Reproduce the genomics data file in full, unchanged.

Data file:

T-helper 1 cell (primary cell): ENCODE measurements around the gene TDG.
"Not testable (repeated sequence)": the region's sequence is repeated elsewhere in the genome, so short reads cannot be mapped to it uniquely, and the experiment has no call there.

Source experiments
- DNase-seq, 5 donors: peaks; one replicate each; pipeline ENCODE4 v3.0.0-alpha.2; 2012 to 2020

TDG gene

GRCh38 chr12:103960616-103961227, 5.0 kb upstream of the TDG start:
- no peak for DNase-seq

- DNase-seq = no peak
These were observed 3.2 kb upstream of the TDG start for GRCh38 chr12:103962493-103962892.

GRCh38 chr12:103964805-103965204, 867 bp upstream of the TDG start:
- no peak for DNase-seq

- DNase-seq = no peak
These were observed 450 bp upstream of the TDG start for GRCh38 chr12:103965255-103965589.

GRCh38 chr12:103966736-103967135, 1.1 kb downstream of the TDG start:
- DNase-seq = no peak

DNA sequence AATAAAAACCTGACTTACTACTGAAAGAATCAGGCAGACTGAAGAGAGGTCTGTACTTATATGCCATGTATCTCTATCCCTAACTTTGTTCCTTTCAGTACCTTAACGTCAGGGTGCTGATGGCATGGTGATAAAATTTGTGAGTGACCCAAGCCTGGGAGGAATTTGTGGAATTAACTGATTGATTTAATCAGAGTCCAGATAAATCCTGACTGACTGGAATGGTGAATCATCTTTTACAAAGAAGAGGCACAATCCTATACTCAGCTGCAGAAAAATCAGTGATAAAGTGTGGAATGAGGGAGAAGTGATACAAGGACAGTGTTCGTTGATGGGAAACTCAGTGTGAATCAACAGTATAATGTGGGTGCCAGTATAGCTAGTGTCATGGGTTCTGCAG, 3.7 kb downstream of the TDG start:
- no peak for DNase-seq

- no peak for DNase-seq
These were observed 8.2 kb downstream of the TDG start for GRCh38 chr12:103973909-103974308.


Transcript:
T-helper 1 cell (primary cell): ENCODE measurements around the gene TDG.
"Not testable (repeated sequence)": the region's sequence is repeated elsewhere in the genome, so short reads cannot be mapped to it uniquely, and the experiment has no call there.

Source experiments
- DNase-seq, 5 donors: peaks; one replicate each; pipeline ENCODE4 v3.0.0-alpha.2; 2012 to 2020

TDG gene

GRCh38 chr12:103960616-103961227, 5.0 kb upstream of the TDG start:
- no peak for DNase-seq

- DNase-seq = no peak
These were observed 3.2 kb upstream of the TDG start for GRCh38 chr12:103962493-103962892.

GRCh38 chr12:103964805-103965204, 867 bp upstream of the TDG start:
- no peak for DNase-seq

- DNase-seq = no peak
These were observed 450 bp upstream of the TDG start for GRCh38 chr12:103965255-103965589.

GRCh38 chr12:103966736-103967135, 1.1 kb downstream of the TDG start:
- DNase-seq = no peak

DNA sequence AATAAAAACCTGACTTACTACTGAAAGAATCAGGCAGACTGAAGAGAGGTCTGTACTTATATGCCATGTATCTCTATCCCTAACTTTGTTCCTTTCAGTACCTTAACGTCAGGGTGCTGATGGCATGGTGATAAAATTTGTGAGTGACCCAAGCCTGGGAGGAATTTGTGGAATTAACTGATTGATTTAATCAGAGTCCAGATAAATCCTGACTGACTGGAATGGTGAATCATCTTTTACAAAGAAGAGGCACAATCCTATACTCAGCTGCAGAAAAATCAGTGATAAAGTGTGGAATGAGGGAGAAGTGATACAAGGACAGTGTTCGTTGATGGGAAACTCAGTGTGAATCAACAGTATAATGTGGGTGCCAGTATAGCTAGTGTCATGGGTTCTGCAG, 3.7 kb downstream of the TDG start:
- no peak for DNase-seq

- no peak for DNase-seq
These were observed 8.2 kb downstream of the TDG start for GRCh38 chr12:103973909-103974308.